After graduation in 2010 from Central Michigan University (CMU), I knew generally what I wanted from my career: to enrich people’s lives by helping them invest their hard-earned, hard-saved money. However, I didn’t have a clear idea how I would do that or how many different career paths were available within the investment management landscape. For example, there are firms that sell financial products such as mutual funds, insurance, and annuities, and there are firms that manage the money directly as a professional service, aka money managers. I knew of these different paths from my studies in college, but I was unsure which was right for me.
Men own penny stocks on Mars and women have a money market account on Venus.
At least I think that’s how the saying goes…
Okay, maybe not quite like that but the point is, there are noticeable differences between genders when it comes to investing strategies. Many of these came to light just recently, since for years it was the norm for the men to handle most couples’ finances. As women became a bigger presence in the work force, waited longer to get married and couples began divorcing more frequently, women found themselves solely in charge of their own finances. Once they began to invest, based on their own values and goals, it became evident they (typically) invest much differently than their male counterparts. As an investor, a professional investment adviser and a woman myself, this idea is intriguing to me, so I decided to explore these differences…what they mean…and what to do about them.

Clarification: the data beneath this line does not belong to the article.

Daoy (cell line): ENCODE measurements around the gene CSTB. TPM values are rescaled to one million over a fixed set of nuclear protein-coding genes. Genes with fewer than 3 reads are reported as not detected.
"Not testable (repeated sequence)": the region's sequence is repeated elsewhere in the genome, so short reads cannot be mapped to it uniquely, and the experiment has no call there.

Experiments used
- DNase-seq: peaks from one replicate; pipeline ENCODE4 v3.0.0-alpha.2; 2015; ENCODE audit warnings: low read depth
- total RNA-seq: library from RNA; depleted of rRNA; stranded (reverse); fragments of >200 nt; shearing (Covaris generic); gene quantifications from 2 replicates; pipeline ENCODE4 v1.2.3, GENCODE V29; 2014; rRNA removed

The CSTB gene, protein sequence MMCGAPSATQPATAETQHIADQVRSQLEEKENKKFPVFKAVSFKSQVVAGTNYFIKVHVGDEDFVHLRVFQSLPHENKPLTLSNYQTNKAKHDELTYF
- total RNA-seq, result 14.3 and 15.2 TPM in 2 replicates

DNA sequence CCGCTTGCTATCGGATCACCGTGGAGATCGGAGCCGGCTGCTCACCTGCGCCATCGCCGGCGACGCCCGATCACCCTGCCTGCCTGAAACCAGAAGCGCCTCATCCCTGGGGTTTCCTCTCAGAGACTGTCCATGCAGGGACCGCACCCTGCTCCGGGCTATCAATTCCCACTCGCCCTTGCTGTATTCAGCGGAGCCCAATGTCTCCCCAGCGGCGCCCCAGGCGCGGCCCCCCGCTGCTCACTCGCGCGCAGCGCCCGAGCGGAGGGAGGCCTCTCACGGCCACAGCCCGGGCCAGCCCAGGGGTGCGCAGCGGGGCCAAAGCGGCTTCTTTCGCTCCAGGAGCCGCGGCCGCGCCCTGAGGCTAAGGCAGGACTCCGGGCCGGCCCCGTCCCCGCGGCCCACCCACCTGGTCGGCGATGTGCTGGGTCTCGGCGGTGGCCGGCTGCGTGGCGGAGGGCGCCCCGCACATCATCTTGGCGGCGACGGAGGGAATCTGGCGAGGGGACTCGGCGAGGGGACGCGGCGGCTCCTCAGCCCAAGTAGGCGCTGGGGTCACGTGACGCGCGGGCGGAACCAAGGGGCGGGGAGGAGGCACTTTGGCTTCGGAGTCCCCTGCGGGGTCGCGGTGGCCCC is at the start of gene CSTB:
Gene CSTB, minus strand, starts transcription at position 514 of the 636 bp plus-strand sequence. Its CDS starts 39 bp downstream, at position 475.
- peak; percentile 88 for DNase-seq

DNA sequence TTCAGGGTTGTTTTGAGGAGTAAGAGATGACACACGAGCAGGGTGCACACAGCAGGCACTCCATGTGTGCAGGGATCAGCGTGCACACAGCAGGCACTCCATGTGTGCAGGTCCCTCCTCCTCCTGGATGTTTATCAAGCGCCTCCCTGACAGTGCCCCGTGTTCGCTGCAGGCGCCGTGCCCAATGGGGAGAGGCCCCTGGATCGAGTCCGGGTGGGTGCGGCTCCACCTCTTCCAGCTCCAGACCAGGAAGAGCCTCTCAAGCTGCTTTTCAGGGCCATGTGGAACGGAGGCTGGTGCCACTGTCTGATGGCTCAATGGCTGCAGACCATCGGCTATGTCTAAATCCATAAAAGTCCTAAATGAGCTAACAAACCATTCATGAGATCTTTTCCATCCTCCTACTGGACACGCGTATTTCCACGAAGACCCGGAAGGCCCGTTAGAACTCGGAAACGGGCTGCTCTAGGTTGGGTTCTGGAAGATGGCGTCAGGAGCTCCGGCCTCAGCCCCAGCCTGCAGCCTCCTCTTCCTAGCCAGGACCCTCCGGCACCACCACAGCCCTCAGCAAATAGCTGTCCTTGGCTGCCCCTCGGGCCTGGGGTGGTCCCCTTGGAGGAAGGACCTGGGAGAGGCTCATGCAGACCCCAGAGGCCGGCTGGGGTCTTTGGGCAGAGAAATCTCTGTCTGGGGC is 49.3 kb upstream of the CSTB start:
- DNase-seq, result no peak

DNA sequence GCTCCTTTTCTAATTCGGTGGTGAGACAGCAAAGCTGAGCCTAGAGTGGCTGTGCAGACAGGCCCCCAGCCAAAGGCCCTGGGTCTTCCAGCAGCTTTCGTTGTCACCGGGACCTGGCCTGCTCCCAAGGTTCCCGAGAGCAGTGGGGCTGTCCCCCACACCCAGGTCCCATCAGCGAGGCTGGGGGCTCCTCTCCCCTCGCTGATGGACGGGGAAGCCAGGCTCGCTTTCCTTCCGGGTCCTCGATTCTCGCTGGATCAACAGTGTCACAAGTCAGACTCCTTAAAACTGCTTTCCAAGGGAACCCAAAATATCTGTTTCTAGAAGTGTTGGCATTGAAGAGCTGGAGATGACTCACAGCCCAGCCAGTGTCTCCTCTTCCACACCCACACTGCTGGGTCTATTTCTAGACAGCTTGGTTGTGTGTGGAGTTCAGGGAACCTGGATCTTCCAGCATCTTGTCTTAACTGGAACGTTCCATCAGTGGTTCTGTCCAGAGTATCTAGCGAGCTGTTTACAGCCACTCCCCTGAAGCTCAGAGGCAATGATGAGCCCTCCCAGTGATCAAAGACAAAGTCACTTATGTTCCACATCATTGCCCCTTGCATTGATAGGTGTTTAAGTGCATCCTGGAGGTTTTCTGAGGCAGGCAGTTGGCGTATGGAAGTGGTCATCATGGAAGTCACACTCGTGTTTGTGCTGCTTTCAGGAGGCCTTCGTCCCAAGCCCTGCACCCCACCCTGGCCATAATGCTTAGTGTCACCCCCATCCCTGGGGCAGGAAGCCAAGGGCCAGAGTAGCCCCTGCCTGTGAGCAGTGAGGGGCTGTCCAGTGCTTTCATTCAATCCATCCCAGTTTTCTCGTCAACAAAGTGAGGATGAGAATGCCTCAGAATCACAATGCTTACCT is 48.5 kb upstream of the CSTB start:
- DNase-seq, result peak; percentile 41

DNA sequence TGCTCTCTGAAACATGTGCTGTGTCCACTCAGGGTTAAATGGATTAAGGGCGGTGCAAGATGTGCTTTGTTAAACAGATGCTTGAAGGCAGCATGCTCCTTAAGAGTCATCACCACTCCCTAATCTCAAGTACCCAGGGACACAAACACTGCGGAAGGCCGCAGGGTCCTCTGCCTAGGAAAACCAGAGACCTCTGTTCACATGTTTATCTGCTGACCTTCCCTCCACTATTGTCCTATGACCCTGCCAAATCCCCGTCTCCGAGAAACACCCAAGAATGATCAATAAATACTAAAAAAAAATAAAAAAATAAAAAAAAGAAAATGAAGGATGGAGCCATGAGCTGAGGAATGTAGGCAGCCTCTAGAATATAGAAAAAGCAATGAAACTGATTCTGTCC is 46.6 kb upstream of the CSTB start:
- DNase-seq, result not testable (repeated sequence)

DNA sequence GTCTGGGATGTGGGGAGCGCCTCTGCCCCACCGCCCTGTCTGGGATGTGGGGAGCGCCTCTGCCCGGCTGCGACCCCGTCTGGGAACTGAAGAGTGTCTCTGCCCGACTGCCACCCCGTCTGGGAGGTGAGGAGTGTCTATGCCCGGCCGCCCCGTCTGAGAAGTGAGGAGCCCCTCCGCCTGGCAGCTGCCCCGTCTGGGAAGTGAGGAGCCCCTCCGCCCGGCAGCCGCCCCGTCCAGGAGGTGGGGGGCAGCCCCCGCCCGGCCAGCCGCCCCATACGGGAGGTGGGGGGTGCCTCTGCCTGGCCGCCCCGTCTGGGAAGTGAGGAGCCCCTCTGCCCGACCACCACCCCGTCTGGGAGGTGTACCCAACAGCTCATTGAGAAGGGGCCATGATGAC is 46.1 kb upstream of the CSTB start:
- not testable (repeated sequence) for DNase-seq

As of this month, I have officially been a part of the Meyer Capital Management (MCM) team for one year! In celebration of the past year I decided to reflect on what I learned and accomplished.
First off, I must acknowledge that a year and a half ago I did not expect to work in the finance industry, particularly for a Registered Investment Adviser. To be honest, at that time I couldn’t tell you what it meant to be a Registered Investment Adviser. In the spring of 2015, I graduated with a Bachelor of Arts degree in Political Science and Pre-Law from Northern Kentucky University. Upon realizing that I did not want to go to law school with many of my peers, I asked myself, “What exactly do I want to do with my life?”
My chops for penning this blog are that I am both a baby boomer and an employer. The social media biosphere is replete with (mostly) well-intentioned advice for what millennials need to do to excel in the workplace. These “rules” are usually handed down by older people who are well-established in their careers and hold positions of power and authority–in short–by baby boomers, who constitute a large majority of today’s professional power brokers, successful entrepreneurs, corporate executives, etc.
Boomers are notoriously work-centric, goal-oriented, self-reliant, and competitive. Too often they find millennials self-absorbed, lazy, entitled, and narcissistic. Is it any wonder that the two generations might butt heads in the office? I think not–and that’s assuming a millennial can win a job from a boomer hiring manager in the first place.